5 blockchain use cases in Africa

As the buzz around blockchain continues, we look at five use cases aiming to solve Africa’s persistent challenges.

Blockchain is slowly turning from a buzzword in Africa to the engine that will power great innovation in the continent. The movement of blockchain in Africa has transcended the usual cryptocurrency trade and is now being considered by various sector players for application across the continent.

In Kenya, the government set up a blockchain and AI taskforce to investigate and apply use cases for government services. The taskforce headed by the “father of broadband in Kenya” Dr. Bitange Ndemo, is already eyeing several sectors including education certificate verification, traffic management and financial transactions.

In Uganda, the government is already mulling the implementation of blockchain technology in its services. Vicente Bagiire Waiswa, permanent secretary of the Ministry of ICT in Uganda said that the country recognizes the move the world is making in implementing blockchain in various services. More specifically, banks will adopt blockchain technology where necessary to lower operational costs and risks, Mr Patrick Mweheire, the chairman of Uganda Bankers’ Association (UBA) and Stanbic Bank managing director said in an article in the dailies.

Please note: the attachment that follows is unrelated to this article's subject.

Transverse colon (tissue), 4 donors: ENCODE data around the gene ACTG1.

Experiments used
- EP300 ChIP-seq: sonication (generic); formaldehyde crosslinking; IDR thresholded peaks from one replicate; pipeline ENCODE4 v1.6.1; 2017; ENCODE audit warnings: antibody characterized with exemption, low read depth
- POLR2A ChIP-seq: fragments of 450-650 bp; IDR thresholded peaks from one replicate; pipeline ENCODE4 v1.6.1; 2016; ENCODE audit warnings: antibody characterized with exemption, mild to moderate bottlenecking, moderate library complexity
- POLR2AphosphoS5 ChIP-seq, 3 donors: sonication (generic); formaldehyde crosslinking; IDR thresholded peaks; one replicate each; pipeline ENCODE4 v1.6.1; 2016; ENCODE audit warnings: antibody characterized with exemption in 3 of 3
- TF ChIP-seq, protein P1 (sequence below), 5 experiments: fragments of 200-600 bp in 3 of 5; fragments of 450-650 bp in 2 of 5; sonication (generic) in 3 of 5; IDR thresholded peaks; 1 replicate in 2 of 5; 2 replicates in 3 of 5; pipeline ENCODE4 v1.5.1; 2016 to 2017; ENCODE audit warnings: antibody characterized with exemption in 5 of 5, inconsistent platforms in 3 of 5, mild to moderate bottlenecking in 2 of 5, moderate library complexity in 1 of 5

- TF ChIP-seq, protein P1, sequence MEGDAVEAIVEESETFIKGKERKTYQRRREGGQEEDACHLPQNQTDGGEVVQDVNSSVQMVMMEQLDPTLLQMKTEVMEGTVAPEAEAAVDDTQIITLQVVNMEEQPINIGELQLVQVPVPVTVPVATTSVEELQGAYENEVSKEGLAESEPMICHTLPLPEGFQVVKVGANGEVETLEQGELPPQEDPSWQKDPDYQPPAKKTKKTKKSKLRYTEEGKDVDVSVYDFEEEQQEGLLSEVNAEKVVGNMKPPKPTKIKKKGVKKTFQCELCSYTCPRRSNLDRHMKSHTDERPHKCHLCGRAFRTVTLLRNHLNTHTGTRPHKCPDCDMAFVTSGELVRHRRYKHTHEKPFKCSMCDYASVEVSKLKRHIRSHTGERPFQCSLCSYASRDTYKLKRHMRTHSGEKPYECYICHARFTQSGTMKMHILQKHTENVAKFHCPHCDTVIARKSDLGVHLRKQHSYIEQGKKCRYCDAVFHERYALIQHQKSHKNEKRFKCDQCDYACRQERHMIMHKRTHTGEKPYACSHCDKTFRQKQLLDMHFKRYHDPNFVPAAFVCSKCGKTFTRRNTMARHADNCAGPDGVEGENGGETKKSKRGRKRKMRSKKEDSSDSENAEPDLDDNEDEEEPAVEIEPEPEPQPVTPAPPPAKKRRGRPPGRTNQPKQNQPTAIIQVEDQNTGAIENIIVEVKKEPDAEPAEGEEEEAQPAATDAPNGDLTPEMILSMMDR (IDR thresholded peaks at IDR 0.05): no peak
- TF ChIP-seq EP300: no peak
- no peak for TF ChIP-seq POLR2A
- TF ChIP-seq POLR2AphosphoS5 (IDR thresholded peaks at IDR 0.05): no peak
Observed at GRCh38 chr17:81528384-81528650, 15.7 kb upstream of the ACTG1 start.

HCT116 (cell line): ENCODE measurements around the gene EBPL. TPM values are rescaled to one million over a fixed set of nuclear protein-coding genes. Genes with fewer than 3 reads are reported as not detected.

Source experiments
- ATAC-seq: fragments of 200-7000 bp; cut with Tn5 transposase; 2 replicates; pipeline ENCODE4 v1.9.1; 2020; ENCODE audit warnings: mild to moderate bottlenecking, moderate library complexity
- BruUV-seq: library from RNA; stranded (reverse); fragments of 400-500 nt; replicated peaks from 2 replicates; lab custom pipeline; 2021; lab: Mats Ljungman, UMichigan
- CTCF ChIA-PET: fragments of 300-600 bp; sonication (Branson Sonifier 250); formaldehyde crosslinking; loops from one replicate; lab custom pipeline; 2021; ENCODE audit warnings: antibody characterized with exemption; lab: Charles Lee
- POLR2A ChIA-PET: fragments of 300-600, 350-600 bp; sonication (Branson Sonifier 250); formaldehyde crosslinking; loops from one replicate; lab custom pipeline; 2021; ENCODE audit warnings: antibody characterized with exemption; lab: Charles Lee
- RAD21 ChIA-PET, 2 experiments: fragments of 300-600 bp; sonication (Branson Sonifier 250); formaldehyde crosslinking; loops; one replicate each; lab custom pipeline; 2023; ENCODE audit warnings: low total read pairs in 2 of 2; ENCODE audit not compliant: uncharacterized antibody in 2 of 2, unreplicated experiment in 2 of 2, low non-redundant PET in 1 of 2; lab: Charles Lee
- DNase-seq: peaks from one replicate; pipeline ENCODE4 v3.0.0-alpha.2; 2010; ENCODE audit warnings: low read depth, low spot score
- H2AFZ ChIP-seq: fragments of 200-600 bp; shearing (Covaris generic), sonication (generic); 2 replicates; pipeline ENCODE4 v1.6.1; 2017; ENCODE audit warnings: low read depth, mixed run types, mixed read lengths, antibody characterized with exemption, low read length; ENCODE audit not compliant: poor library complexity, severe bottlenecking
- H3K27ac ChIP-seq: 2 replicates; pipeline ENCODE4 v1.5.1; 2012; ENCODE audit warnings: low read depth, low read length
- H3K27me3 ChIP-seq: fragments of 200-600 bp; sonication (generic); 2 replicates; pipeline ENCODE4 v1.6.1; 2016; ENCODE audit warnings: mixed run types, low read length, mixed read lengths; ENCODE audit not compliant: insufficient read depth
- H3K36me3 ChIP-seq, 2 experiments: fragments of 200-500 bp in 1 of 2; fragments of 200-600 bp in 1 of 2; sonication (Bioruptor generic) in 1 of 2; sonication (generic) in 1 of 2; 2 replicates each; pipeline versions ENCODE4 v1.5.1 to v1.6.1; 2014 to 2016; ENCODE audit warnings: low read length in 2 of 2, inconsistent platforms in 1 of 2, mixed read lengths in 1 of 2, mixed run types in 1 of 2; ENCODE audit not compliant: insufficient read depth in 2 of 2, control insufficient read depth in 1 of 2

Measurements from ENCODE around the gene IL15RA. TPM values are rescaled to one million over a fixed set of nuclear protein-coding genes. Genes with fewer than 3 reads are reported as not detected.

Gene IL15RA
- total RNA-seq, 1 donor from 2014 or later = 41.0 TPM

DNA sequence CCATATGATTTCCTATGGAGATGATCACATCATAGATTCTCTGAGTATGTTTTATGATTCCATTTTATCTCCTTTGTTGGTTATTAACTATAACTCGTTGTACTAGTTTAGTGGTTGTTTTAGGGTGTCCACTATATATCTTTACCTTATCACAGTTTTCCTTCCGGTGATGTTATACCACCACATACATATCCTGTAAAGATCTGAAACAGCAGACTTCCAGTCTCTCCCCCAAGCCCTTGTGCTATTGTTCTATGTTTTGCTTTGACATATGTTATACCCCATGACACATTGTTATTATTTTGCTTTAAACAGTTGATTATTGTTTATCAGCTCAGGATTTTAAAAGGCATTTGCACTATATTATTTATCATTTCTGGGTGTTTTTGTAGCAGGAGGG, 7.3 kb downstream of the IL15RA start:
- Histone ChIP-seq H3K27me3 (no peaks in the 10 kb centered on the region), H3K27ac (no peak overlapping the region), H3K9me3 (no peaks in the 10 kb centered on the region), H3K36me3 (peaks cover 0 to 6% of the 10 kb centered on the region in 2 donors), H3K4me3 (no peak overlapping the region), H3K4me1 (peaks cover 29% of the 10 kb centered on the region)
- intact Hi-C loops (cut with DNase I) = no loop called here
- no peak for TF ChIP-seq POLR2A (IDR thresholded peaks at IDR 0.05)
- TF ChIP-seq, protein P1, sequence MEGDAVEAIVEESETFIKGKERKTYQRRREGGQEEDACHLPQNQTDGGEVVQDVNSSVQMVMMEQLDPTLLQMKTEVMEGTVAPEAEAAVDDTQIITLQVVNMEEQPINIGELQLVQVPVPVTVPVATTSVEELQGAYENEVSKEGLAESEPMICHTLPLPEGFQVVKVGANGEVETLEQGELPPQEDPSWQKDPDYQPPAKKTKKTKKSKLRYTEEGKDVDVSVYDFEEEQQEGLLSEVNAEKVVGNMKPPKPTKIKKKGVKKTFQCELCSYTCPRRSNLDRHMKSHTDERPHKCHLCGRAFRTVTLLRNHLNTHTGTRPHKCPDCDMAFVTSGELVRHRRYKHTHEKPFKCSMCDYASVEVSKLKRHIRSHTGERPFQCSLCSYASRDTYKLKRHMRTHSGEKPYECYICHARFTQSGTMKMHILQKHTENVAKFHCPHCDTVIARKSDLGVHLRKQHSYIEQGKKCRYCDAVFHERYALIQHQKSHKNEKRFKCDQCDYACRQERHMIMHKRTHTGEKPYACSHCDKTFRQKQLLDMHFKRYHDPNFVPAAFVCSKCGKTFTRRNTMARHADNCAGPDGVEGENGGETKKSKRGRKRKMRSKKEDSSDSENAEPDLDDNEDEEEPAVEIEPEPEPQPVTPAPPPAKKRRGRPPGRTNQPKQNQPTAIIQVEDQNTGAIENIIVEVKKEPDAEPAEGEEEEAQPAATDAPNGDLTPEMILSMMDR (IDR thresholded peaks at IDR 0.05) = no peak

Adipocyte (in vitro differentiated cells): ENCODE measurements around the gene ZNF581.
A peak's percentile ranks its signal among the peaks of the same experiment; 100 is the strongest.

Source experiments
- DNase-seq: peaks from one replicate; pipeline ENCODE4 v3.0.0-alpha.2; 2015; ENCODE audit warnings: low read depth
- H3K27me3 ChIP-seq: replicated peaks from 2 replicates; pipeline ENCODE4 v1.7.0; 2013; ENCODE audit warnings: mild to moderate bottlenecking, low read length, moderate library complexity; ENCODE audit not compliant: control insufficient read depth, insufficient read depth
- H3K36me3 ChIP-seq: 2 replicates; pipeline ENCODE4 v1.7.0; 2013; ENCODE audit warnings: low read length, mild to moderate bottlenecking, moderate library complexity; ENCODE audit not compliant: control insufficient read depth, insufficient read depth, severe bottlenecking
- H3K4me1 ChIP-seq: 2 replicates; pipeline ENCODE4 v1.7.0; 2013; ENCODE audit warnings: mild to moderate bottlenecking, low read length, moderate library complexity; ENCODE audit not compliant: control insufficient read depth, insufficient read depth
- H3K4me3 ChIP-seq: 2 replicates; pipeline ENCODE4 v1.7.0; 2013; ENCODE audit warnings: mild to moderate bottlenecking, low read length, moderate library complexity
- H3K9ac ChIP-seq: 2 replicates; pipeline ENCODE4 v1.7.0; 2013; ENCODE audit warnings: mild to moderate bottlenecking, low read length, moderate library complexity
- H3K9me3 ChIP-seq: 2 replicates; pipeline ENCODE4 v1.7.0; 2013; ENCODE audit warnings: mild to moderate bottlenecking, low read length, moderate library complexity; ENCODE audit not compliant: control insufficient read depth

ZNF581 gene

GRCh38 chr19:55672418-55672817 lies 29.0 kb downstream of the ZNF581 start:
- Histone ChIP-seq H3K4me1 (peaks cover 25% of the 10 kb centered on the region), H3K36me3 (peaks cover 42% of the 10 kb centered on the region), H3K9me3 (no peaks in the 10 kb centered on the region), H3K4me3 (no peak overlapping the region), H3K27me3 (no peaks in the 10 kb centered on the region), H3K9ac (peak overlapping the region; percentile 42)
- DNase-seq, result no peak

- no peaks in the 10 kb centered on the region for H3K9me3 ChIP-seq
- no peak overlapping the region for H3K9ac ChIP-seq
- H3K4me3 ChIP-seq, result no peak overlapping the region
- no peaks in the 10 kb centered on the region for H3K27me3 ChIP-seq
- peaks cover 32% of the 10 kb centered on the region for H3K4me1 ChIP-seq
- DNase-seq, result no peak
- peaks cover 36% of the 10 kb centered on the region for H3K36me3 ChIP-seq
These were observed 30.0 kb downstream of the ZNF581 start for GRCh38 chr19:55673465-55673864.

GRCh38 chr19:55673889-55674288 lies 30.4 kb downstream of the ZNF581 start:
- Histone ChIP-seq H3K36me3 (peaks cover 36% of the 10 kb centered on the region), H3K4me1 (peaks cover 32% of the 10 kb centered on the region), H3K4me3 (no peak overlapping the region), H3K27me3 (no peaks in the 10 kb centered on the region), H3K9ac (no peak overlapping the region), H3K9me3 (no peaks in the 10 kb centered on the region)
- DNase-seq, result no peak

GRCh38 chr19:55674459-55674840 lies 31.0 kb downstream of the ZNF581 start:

But the private sector and the startup community are already applying the power of blockchain to come up with great use cases that tackle many African problems. The following list is not exhaustive, but offers five examples of current blockchain implementation in Africa.


  1. Land management through Land Layby

It is no secret the messy land management in most African countries has made it harder for citizens to acquire genuine land parcels. This has meant that most communities are left poor due to lack of access to manage and develop their lands.

Kenya’s Land LayBy is using blockchain to verify land transactions and create a fraud-proof land registry in Kenya and Ghana, as a mirror that governments in the rest of Africa could emulate.

The platform, which shall be accessed using a special digital utility key called the Harambee token, will transform the way we buy and sell real estate by doing away with the hidden costs, unnecessary intermediaries, and reduce transaction time significantly. It will enhance data security and eliminate manual errors and duplication of verification processes,” the company said during its official launch in Kenya in December 2017.